Why Avocado Seed Tea Is Basically the Golden Child of Anti-Inflammatory, Waste-Free Beverages
Clearly, we’ve joined the #NoWastingAvocado team forever and have accepted our destiny to preserve this vibrant green fruit at all costs. This means we eat the avocado even if it has browned (don’t worry, it’s usually totally a-okay), and we’ve found a million and one ways to use it in just about any recipe, from avocado bread to avocado fries.
That being said, we think it might be time to take things a step further with this no-waste avocado hack that we wish we had known sooner. It turns out that the humble avocado seed serves as a super potent source of antioxidants and can easily be used to make an anti-inflammatory tea in mere minutes. Now that’s what we call spilling the tea.
Health benefits of avocado seeds
Now that we've agreed that there’s no excuse for wasting an avocado—seed included—it’s time to get more acquainted with why they're so good for you. “Although more research needs to be conducted, avocado seeds are rich in fatty acids, fiber, carbs, and a small amount of protein,” says Amy Shapiro MS, RD, CDN, a registered dietitian, founder, and director of Real Nutrition. In terms of gut health, avocado seeds are high in fiber; therefore, they can help with overall digestion and bowel regularity, adds Shapiro.
Research also shows that avocado seeds contain about 70 percent of the fruit’s antioxidant properties.“They are also said to contain phytonutrients and antioxidants, including vitamin C, which helps boost immunity and promote skin health. Some countries use avocado seed to lower blood pressure, [and] when made into flour, it may be helpful in lowering LDL cholesterol due to the high fiber content,” Shapiro says. "Aside from their heart health benefits, avocado seeds are also shown to be antibacterial and antifungal, which can help prevent certain illnesses and infections."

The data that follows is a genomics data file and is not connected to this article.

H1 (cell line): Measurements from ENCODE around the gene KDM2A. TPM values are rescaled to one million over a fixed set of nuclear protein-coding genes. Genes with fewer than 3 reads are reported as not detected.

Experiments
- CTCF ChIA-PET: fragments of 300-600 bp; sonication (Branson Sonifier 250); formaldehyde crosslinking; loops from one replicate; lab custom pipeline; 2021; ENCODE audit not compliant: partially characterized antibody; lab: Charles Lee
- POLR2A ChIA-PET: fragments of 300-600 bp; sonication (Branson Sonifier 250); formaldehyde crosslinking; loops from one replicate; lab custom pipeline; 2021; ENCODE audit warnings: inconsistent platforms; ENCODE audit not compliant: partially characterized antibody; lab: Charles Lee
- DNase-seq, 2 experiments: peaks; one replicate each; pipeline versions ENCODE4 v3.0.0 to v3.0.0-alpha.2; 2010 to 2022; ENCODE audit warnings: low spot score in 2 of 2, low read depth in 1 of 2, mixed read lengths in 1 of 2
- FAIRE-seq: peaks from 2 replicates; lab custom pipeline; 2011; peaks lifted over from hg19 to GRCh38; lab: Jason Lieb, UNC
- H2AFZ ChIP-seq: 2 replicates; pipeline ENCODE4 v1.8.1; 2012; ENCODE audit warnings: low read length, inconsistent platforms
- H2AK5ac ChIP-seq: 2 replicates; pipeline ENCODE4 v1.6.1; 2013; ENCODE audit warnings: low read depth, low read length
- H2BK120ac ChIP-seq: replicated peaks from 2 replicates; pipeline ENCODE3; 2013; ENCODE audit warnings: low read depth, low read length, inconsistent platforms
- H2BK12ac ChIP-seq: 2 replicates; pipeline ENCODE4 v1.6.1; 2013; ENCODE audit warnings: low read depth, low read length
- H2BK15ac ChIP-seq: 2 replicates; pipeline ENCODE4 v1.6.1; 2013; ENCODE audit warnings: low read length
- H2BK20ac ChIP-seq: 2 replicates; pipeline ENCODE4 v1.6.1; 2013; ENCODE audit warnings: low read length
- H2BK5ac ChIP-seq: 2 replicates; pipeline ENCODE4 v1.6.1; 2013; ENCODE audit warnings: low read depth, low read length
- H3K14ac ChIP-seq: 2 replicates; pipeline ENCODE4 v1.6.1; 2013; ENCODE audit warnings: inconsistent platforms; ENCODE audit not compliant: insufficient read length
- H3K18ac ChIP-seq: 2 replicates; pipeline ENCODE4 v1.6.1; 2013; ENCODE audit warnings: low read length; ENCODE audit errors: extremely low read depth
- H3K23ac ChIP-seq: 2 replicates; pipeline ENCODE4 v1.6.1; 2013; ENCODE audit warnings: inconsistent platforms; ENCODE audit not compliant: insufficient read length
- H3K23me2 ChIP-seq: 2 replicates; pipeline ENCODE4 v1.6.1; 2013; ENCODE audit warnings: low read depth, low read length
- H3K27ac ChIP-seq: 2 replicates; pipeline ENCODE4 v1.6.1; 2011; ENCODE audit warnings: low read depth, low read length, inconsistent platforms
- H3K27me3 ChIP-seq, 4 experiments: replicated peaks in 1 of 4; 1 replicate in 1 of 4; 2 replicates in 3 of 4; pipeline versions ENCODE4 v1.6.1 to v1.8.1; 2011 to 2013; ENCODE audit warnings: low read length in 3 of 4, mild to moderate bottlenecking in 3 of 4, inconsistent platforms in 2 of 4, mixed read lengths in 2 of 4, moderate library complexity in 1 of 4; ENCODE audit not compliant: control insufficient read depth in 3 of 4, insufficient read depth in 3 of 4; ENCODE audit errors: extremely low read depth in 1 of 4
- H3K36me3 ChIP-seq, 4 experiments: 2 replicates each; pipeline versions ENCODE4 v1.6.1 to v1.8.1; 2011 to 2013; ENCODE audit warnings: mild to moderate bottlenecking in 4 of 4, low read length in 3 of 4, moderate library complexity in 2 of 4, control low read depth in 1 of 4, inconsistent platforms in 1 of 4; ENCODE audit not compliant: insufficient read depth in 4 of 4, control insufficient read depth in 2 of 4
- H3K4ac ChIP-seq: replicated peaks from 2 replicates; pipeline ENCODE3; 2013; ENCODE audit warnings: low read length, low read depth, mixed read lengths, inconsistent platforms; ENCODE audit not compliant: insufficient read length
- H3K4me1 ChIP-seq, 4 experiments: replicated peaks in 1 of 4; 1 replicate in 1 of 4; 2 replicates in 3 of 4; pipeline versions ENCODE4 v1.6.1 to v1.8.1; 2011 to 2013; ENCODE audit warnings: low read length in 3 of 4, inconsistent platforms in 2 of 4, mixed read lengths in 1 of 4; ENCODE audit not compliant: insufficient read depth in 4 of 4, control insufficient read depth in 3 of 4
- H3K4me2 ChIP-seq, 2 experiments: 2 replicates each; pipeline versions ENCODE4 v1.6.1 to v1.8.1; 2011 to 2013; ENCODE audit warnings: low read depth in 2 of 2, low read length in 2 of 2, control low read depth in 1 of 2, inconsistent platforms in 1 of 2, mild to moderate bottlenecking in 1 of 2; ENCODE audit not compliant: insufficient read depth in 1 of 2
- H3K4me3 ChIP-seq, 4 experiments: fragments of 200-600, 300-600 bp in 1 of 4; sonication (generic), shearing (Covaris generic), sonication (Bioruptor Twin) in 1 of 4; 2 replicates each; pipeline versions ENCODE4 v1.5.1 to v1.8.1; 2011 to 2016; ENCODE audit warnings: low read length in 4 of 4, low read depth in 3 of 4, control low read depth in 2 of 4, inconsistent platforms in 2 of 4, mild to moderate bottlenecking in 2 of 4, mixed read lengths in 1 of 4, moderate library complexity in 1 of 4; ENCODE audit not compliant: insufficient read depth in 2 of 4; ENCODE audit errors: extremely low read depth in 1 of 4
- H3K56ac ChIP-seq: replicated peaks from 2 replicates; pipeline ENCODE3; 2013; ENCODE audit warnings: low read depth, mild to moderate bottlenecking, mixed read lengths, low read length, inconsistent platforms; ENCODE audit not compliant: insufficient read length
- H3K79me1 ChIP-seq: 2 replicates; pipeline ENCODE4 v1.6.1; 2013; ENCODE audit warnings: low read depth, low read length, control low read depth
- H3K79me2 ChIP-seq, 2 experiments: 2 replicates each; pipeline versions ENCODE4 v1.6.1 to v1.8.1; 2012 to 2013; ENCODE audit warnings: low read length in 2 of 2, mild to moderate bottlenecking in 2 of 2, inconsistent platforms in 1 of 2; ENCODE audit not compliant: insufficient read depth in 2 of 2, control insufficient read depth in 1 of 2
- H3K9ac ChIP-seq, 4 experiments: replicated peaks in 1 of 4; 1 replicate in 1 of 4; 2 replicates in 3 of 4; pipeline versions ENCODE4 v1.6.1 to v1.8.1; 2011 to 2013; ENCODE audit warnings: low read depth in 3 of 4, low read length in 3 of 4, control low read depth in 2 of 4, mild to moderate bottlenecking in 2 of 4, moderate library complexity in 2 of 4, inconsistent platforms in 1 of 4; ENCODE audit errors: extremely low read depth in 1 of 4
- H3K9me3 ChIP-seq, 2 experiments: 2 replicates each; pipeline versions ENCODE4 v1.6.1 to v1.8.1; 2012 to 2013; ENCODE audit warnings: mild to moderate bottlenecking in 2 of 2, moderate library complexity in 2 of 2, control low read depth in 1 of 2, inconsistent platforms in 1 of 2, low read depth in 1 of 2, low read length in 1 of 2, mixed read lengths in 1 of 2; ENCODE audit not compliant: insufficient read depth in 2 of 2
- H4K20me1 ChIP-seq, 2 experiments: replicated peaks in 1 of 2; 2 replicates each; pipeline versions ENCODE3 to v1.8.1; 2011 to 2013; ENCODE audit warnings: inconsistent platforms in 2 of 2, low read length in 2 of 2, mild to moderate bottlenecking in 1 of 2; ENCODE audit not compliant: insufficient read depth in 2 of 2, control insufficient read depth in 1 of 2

How to repurpose avocado seeds to get the most benefits
One way to reap the benefits of avocado seeds is to turn them into a flour-like powder to add to beverages like teas and smoothies. “Avocado seeds are very hard and need to be prepared before they can be consumed. Usually, they need to get dried out in an oven and then pulverized or chopped up. They can also be grated, dried, used as a powder, and/or added to smoothies or beverages,” Shapiro says. However, she notes that when drying out the seed to make flour, you might lose some of the antioxidant properties as they oxidize and lose potency. “Anything that contains delicate vitamins, minerals, or antioxidants will lose its potency over time—avocado seeds included."
Our favorite way to repurpose avocado seeds is by brewing them to make an easy antioxidant tea. To do so, boil the seed for five minutes or until soft, remove it, and slice it into smaller pieces. Then, return to the pot to boil for another 10 minutes, and strain out the seed particles when finished. At this point, though the drink is ready to consume, note that it might have a bitter aftertaste. To mitigate any harsh flavor, you can add raw honey or cinnamon for sweetness and added spice, not to mention anti-inflammatory benefits to boot.
Avocado seed tea recipe
Yields 2 servings
2 cups water
1 avocado seed
Honey to taste, optional
Cinnamon to taste, optional
1. In a medium pot, bring the water to a boil. Add the avocado seed and continue boiling for five minutes.
2. Remove the seed and carefully slice it into smaller pieces. Continue boiling for another 10 minutes.
3. Strain out the seed particles, and serve. Add honey or cinnamon to taste.
Even more excuses why paying extra for avocado is *totally* worth it:
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